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TABLE 1 Dietary Reference Intakes for Copper by Life Stage Group DRI values (mg/day) EARa RDAb AIc ULd males females males females Life stage group NDe 0 through 6 mo 200 7 through 12 mo 220 ND 1 through 3 y 260 260 340 340 1,000 4 through 8 y 340 340 440 440 3,000 9 through 13 y 540 540 700 700 5,000 14 through 18 y 685 685 890 890 8,000 19 through 30 y 700 700 900 900 10,000 31 through 50 y 700 700 900 900 10,000 51 through 70 y 700 700 900 900 10,000 > 70 y 700 700 900 900 10,000 Pregnancy £ 18 y 785 1,000 8,000 19 through 50 y 800 1,000 10,000 Lactation £ 18 y 985 1,300 8,000 19 through 50 y 1,000 1,300 10,000 a EAR = Estimated Average Requirement. b RDA = Recommended Dietary Allowance. c AI = Adequate Intake. d UL = Tolerable Upper Intake Level. Unless otherwise specified, the UL represents total intake from food, water, and supplements. e ND = Not determinable. This value is not determinable due to the lack of data of adverse effects in this age group and concern regarding the lack of ability to handle excess amounts. Source of intake should only be from food to prevent high levels of intake.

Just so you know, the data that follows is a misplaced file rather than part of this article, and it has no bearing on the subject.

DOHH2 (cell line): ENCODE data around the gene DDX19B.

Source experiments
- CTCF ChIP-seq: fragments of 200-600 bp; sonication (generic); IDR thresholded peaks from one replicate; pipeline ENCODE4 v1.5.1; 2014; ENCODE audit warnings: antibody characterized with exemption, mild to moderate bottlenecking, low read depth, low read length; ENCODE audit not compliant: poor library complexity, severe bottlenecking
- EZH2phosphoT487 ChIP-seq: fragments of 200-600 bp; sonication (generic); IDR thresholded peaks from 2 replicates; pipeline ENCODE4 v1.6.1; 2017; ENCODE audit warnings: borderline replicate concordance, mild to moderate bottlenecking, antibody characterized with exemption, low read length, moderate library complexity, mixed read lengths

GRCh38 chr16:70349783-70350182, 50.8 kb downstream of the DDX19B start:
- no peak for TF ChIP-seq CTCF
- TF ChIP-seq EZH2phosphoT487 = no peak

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PART III: COPPER 305 COPPER C opper functions as a component of several metalloenzymes, which act as oxidases in the reduction of molecular oxygen. The activities of some copper metalloenzymes have been shown to decrease in human cop- per depletion. The requirements for copper are based on a combination of indicators, including plasma copper and ceruloplasmin concentrations, erythrocyte super- oxide dismutase activity, and platelet copper concentration in controlled hu- man depletion/repletion studies. The Tolerable Upper Intake Level (UL) is based on protection from liver damage as the critical adverse event. DRI values are listed by life stage group in Table 1. Sources of copper include organ meats, seafood, nuts, seeds, wheat-bran cereals, and whole-grain products. Frank copper deficiency in humans is rare. Symptoms associated with deficiency include normocytic, hypochromic ane- mia; leucopenia; and neutropenia; and, in copper-deficient infants and growing children, osteoporosis. Copper toxicity is generally rare except in individuals genetically susceptible to the increased risk of adverse effects from excess cop- per intake. COPPER AND THE BODY Function Copper functions as a component of several metalloenzymes, which act as oxi- dases in the reduction of molecular oxygen. Some of the principal copper metalloenzymes found in humans include the following: • Diamine oxidase, which inactivates the histamine released during aller- gic reactions • Monoamine oxidase (MAO), which is important in serotonin degrada- tion and in the metabolism of epinephrine, norepinephrine, and dopa- mine; MAO inhibitors are used as antidepressant drugs • Ferroxidases, which are copper enzymes found in the plasma and func- tion in ferrous iron oxidation that is needed to bind iron to transferrin • Dopamine b-monooxygenase, which uses ascorbate, copper, and O2 to convert dopamine to norepinephrine